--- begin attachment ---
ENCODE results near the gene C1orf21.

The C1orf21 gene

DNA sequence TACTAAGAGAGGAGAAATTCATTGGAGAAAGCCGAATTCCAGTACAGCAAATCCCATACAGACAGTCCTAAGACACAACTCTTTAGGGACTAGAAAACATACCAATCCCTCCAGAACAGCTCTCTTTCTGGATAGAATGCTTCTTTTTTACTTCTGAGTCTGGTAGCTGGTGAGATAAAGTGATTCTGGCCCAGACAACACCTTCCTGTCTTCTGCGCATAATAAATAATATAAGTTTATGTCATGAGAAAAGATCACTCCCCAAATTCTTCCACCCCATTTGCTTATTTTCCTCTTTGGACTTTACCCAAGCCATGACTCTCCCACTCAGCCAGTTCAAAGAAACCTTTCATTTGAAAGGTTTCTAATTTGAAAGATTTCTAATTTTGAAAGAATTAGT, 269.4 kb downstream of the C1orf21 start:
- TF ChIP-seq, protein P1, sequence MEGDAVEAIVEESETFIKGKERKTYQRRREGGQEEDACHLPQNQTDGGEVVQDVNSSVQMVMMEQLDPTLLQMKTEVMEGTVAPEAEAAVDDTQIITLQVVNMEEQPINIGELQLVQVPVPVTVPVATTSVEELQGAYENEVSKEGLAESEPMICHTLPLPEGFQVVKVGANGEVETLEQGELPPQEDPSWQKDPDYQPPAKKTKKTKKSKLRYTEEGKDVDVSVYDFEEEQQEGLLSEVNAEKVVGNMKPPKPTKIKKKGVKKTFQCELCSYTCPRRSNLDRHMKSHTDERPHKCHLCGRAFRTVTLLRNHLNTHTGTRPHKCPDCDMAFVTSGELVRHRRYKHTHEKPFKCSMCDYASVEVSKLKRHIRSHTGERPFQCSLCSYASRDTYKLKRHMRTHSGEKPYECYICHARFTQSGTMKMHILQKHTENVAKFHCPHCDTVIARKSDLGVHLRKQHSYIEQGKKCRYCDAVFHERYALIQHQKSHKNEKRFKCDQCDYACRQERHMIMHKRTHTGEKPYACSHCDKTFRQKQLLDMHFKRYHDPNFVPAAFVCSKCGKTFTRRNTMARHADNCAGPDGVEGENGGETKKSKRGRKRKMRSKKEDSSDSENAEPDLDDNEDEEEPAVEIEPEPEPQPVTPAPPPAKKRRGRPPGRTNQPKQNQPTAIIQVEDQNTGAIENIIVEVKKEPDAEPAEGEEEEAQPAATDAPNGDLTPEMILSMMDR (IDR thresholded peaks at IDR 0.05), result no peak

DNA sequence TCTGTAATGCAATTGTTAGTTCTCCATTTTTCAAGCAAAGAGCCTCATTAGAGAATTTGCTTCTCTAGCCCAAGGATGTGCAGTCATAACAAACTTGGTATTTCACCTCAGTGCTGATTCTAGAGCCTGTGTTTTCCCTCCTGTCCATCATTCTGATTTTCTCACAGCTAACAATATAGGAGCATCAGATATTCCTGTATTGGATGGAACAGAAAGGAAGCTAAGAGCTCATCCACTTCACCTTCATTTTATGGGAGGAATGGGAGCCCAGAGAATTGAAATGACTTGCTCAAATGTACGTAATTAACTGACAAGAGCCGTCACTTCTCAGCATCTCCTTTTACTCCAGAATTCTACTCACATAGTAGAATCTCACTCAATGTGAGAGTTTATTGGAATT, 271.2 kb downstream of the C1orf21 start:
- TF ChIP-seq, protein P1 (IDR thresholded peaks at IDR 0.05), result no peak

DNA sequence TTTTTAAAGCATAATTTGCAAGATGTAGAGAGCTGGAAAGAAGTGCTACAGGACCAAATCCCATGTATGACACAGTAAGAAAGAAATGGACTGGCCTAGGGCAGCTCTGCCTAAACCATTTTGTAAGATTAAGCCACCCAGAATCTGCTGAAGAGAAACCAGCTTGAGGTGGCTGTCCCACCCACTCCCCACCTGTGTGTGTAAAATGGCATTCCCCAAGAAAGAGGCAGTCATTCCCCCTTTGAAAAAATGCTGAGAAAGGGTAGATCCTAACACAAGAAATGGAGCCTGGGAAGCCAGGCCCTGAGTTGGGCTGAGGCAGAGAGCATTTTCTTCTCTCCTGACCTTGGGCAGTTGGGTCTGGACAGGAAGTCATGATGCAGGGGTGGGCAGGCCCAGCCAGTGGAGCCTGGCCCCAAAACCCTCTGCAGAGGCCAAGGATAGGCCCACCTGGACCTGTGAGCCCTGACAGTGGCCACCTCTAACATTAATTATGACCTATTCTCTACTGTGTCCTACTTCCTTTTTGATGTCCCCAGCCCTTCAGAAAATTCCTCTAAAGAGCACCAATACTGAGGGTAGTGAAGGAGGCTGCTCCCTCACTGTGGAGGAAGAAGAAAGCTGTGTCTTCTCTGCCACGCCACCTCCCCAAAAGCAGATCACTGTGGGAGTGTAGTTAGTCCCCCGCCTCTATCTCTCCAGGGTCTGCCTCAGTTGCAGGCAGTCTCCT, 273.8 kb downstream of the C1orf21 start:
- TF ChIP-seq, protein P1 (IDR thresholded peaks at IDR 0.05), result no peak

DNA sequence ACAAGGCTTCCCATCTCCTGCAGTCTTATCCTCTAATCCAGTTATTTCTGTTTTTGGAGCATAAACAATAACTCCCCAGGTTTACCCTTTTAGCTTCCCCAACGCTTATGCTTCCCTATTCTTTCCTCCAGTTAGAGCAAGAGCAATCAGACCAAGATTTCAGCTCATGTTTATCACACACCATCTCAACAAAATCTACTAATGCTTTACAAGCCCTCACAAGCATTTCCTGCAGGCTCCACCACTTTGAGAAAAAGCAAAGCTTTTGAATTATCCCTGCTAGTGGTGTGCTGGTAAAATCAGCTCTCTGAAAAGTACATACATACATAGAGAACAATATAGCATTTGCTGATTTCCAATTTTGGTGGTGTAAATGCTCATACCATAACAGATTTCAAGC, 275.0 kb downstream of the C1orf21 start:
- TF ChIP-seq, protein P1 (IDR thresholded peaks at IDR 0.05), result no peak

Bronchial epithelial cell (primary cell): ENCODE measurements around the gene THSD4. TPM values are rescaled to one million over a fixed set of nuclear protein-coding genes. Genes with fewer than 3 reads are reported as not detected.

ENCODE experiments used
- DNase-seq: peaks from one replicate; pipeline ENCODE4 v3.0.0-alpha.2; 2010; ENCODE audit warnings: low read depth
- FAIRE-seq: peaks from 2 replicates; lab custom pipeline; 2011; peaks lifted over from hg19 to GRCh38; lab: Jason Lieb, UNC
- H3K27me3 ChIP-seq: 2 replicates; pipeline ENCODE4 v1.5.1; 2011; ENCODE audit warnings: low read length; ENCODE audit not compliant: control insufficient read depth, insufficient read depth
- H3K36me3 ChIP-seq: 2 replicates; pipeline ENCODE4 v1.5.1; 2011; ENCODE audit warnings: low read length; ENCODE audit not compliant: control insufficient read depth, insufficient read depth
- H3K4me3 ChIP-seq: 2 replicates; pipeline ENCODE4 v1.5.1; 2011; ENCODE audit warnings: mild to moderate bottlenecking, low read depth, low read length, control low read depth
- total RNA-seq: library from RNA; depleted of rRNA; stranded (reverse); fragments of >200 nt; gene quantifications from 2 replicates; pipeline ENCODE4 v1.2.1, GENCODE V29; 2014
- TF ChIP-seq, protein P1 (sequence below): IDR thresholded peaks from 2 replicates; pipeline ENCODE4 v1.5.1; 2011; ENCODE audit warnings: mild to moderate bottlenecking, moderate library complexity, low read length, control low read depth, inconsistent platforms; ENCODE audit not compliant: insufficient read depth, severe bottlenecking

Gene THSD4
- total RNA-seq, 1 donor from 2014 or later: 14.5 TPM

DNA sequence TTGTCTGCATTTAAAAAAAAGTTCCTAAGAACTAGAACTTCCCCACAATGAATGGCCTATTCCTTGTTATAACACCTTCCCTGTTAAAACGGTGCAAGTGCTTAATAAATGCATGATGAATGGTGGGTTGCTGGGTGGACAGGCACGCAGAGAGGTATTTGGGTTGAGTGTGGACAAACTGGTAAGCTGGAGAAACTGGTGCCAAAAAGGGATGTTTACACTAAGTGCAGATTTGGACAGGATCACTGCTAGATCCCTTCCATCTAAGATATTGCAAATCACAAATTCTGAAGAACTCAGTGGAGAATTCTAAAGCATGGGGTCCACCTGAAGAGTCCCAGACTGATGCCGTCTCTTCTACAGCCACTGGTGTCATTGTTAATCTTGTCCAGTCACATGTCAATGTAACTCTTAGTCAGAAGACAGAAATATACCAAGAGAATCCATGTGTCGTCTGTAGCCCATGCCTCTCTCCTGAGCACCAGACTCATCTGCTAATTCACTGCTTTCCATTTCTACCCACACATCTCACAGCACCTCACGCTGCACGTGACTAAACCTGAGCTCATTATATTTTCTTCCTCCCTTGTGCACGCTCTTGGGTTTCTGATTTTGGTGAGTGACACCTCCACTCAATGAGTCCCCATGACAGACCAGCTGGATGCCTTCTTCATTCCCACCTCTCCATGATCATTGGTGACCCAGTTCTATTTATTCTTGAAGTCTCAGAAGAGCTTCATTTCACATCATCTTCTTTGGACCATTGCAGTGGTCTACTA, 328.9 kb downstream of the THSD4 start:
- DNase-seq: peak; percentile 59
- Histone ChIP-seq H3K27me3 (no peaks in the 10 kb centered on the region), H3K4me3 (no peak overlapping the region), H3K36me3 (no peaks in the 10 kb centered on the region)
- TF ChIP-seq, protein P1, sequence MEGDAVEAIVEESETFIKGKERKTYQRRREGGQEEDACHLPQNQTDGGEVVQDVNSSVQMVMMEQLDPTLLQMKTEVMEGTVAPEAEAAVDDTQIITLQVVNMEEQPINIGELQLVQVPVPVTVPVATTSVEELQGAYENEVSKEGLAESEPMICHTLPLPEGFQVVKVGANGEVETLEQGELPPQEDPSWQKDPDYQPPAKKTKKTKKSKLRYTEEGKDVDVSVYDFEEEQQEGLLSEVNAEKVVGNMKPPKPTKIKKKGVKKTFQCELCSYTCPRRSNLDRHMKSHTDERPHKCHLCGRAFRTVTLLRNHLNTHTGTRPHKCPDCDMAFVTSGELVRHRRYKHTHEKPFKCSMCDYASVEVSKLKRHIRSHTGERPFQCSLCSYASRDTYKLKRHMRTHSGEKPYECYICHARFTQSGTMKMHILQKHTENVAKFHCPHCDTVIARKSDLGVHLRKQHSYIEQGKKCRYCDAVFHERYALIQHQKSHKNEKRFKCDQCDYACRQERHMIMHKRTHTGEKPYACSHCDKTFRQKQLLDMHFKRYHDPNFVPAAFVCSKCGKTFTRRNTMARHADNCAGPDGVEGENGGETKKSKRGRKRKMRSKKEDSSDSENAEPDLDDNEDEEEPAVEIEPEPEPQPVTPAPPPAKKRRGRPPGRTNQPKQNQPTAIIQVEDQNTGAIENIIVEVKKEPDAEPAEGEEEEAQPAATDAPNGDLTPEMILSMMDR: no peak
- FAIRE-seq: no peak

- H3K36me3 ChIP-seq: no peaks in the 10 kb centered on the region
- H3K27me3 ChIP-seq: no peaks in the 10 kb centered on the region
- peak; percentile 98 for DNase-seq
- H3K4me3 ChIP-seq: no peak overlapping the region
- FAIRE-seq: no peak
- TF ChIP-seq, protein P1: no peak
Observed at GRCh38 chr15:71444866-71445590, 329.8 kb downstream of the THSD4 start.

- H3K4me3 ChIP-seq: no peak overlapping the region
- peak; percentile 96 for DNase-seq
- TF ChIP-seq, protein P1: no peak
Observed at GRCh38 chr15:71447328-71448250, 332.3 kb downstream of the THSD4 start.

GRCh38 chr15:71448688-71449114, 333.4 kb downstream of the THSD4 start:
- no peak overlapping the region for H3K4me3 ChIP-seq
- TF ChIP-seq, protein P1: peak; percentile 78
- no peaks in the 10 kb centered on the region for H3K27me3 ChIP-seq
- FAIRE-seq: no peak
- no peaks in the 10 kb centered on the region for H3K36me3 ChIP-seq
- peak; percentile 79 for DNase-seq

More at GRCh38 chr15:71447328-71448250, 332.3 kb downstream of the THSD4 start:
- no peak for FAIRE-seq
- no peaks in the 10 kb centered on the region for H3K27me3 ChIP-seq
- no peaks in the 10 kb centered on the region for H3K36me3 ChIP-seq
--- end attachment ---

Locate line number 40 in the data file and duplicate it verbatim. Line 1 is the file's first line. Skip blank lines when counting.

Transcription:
- TF ChIP-seq, protein P1: peak; percentile 78